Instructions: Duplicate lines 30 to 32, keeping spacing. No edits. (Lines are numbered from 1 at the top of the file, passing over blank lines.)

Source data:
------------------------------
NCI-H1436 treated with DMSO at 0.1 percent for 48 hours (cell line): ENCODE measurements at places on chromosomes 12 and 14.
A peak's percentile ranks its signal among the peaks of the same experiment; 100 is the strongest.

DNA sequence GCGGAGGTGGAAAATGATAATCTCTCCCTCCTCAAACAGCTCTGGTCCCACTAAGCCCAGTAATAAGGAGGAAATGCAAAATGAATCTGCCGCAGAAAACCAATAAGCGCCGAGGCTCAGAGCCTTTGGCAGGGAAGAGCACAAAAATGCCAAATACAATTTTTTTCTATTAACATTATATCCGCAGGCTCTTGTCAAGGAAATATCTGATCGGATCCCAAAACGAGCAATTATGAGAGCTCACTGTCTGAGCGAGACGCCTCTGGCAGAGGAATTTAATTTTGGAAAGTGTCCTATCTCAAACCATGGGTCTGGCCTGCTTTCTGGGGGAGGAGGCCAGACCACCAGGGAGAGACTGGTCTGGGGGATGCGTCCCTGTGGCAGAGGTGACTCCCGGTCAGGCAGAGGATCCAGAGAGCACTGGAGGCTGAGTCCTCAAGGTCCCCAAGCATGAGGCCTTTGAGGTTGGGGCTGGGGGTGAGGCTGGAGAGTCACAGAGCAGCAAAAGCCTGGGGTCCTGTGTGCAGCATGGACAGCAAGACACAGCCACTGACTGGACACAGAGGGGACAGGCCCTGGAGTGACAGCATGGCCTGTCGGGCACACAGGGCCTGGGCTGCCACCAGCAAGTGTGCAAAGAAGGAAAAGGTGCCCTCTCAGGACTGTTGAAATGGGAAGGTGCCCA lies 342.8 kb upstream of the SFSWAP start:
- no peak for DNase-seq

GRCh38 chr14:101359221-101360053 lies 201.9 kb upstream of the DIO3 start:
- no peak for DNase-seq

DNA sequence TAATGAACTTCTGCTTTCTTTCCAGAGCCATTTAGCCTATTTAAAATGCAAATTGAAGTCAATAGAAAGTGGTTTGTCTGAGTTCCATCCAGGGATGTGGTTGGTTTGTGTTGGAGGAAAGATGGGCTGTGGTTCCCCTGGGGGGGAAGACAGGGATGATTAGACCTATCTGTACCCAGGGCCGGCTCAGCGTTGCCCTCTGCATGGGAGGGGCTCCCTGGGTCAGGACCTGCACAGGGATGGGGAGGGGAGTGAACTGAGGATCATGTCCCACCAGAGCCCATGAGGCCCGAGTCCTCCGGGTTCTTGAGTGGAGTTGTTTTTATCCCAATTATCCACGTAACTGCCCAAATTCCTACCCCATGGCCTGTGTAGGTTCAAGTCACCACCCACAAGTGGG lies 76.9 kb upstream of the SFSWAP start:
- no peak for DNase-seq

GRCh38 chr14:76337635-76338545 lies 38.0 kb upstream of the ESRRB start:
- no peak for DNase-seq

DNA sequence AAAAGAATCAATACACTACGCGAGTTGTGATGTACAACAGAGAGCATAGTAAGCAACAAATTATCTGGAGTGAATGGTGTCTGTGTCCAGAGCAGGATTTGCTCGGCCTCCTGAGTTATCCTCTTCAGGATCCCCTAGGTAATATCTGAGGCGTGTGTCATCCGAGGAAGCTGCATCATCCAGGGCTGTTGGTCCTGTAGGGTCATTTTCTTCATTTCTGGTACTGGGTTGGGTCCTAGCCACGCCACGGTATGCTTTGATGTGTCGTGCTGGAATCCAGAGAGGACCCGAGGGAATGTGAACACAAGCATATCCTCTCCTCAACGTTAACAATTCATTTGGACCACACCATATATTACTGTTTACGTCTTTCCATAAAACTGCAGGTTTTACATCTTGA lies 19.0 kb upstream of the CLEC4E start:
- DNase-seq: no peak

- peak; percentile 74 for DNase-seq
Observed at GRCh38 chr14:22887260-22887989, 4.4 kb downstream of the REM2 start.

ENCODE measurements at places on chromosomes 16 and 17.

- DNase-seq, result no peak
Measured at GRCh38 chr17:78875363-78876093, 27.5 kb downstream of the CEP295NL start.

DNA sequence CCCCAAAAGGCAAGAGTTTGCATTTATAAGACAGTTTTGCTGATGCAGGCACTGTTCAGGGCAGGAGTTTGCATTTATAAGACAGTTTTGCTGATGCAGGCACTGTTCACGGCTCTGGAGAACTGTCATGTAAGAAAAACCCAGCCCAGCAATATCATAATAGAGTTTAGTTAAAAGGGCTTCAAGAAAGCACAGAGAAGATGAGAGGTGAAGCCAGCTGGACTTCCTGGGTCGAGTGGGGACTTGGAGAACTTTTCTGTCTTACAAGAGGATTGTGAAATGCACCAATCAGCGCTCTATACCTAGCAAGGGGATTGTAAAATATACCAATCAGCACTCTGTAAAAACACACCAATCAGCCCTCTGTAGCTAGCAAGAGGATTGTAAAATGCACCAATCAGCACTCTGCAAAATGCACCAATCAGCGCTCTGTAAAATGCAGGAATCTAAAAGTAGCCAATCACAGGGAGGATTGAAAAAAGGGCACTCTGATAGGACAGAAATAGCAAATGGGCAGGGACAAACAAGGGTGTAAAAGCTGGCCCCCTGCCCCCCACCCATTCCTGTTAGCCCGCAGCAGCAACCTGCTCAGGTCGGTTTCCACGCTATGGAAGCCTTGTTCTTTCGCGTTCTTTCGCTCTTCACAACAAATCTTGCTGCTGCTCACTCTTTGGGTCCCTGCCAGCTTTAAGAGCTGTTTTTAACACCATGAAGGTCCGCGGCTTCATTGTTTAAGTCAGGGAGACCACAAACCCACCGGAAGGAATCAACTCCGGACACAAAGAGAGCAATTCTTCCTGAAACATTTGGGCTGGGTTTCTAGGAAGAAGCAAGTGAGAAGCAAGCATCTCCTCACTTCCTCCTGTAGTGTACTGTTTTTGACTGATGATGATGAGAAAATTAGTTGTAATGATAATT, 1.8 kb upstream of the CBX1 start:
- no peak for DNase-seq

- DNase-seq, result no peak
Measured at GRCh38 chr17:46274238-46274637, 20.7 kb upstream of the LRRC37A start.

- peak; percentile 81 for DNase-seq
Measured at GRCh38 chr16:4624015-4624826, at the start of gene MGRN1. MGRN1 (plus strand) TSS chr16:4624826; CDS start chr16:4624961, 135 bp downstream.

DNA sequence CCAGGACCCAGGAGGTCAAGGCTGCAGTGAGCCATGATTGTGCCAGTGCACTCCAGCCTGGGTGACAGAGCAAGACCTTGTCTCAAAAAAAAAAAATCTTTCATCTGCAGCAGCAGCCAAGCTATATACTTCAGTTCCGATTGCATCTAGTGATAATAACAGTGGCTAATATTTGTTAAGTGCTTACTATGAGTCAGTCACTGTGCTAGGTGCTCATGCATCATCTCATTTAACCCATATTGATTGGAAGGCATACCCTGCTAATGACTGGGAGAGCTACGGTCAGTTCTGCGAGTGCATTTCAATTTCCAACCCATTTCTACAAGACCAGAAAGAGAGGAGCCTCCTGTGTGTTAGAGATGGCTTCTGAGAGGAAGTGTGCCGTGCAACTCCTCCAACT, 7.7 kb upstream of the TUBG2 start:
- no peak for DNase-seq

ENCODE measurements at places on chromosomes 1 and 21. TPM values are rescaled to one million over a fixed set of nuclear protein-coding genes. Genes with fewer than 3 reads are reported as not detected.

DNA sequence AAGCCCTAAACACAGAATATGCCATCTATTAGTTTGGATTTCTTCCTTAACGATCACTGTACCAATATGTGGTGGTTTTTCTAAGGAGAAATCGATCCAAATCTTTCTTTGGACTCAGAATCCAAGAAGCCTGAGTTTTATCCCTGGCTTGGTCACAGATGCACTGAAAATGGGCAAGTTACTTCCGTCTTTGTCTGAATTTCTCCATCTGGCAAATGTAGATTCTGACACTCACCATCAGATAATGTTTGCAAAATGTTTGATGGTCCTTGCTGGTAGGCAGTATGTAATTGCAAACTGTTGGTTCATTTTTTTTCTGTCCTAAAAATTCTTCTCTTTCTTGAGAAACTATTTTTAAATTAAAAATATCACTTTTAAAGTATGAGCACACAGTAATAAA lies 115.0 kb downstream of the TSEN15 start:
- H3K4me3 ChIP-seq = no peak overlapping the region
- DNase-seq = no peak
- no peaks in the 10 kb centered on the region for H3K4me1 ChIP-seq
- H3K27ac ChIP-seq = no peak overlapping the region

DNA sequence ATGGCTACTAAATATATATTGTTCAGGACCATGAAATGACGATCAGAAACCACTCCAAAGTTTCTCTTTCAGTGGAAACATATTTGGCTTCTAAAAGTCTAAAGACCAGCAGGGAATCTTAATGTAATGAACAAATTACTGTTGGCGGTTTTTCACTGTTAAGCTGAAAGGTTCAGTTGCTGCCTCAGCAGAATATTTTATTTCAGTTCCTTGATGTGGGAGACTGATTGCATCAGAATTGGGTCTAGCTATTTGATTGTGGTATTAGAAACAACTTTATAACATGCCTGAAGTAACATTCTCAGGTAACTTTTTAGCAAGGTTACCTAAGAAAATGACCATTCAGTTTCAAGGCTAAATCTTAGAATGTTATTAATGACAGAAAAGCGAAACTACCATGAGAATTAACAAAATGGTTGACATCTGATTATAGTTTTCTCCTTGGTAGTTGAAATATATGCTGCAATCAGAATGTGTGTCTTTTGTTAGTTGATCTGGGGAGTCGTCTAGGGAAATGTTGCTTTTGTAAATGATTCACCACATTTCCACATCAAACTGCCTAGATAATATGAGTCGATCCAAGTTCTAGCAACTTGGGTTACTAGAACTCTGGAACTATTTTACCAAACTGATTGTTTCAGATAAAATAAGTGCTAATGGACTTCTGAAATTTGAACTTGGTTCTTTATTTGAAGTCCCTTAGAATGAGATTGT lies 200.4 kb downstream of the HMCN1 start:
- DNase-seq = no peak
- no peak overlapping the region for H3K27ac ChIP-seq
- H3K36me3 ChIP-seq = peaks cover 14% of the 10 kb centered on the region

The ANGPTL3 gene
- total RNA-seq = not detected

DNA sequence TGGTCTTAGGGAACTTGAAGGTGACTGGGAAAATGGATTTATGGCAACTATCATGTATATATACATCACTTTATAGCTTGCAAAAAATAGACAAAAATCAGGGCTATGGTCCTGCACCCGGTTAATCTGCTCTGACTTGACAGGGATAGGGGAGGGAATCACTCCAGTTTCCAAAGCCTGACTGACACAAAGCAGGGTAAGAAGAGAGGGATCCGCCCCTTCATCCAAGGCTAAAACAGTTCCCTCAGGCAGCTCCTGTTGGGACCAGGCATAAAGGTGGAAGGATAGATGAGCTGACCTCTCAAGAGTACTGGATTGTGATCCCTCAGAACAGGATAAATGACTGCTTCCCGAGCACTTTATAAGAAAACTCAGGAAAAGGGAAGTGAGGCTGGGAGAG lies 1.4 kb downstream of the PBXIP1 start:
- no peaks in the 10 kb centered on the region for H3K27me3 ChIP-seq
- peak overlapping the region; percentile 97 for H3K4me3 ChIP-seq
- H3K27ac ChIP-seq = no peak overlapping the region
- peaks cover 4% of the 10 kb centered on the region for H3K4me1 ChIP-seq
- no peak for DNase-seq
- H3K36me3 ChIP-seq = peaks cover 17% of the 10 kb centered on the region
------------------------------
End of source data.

- no peaks in the 10 kb centered on the region for H3K4me1 ChIP-seq
- H3K27ac ChIP-seq = no peak overlapping the region

DNA sequence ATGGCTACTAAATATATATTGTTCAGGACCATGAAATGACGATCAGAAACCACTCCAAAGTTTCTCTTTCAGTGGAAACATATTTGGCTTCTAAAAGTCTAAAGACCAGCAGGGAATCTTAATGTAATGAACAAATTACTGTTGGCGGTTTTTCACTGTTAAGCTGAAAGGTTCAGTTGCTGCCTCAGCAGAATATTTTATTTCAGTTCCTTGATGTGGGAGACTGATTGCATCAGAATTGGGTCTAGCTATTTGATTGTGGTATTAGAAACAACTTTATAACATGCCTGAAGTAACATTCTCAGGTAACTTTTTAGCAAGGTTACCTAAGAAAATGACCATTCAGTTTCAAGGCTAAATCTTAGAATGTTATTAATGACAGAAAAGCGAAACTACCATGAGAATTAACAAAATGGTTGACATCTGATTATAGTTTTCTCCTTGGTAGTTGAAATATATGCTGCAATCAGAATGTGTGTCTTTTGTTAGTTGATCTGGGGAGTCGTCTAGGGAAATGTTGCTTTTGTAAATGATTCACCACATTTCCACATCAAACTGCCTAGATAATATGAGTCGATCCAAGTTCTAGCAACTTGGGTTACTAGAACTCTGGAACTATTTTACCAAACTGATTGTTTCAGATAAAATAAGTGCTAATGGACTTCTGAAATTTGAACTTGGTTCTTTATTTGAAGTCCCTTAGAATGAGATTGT lies 200.4 kb downstream of the HMCN1 start: